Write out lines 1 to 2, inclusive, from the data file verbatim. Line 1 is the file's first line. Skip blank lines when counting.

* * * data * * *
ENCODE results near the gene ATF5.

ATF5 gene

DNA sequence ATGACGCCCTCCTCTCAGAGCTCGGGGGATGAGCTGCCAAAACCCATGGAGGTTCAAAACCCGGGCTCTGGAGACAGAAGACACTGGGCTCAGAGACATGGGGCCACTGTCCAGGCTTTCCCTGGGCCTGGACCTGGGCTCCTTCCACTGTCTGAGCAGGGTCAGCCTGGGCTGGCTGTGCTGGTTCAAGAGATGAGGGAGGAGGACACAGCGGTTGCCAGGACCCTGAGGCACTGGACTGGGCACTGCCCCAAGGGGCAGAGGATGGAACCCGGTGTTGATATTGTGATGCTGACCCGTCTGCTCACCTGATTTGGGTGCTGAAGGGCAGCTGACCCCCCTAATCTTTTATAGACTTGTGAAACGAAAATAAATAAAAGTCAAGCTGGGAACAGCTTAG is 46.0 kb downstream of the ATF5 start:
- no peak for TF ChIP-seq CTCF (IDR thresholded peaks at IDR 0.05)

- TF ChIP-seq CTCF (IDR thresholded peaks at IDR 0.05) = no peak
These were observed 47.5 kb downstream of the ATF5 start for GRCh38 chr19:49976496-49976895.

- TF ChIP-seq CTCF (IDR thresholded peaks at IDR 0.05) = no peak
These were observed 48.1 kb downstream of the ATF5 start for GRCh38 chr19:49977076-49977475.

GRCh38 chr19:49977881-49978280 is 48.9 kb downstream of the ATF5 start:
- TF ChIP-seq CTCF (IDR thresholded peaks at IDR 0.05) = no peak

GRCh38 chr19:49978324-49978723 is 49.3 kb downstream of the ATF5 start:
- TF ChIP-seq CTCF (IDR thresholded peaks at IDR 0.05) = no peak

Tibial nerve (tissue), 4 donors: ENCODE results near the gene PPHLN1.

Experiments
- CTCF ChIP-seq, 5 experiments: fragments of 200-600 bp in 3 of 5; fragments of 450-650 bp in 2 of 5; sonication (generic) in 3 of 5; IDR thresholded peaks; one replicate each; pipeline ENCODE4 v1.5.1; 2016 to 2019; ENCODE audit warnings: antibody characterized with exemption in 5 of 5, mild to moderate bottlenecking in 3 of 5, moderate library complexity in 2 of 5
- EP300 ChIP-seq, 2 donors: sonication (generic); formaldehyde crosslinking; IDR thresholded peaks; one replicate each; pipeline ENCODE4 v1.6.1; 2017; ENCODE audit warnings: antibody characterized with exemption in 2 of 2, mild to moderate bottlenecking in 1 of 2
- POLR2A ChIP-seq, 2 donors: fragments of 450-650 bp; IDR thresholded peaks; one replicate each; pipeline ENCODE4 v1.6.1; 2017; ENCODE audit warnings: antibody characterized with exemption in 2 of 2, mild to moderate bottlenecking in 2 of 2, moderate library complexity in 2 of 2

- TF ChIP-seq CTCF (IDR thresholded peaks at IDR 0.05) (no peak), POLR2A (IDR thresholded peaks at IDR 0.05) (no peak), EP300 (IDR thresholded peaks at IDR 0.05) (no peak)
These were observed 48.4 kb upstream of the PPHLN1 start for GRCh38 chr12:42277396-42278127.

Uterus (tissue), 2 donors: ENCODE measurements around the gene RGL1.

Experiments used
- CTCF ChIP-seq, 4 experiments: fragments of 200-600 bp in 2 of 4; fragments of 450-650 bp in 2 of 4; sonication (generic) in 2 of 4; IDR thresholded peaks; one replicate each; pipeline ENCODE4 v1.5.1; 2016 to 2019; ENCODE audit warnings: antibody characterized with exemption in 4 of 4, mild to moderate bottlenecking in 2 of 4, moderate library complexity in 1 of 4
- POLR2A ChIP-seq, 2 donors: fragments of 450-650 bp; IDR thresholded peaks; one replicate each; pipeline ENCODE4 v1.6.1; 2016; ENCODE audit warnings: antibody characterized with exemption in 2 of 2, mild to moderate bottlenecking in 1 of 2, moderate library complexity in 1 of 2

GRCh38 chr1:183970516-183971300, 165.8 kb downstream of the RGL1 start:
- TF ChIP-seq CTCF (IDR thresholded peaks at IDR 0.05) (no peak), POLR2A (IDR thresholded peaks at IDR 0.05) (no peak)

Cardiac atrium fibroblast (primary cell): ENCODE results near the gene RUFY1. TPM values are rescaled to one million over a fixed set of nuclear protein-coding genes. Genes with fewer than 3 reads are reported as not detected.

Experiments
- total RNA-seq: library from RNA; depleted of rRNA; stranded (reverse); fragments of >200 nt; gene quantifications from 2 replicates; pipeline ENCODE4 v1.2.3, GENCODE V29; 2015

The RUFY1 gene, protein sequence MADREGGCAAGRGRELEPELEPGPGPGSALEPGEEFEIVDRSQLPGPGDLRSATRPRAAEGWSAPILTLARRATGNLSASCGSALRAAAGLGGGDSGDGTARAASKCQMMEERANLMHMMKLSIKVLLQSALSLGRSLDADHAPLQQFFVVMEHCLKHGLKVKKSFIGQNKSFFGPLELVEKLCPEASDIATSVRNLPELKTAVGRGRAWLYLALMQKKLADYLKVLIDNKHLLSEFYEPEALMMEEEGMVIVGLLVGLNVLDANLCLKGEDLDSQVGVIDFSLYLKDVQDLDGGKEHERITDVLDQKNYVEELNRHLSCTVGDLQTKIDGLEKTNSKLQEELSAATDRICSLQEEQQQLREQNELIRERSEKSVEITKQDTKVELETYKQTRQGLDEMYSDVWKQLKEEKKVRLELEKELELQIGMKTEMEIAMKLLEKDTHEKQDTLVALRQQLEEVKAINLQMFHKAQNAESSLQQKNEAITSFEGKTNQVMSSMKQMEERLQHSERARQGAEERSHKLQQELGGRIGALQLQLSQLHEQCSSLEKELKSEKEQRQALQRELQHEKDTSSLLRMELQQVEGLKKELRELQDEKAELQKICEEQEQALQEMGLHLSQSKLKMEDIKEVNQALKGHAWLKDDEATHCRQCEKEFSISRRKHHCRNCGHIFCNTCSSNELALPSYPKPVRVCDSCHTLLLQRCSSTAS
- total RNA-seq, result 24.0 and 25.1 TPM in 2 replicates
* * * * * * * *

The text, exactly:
ENCODE results near the gene ATF5.

ATF5 gene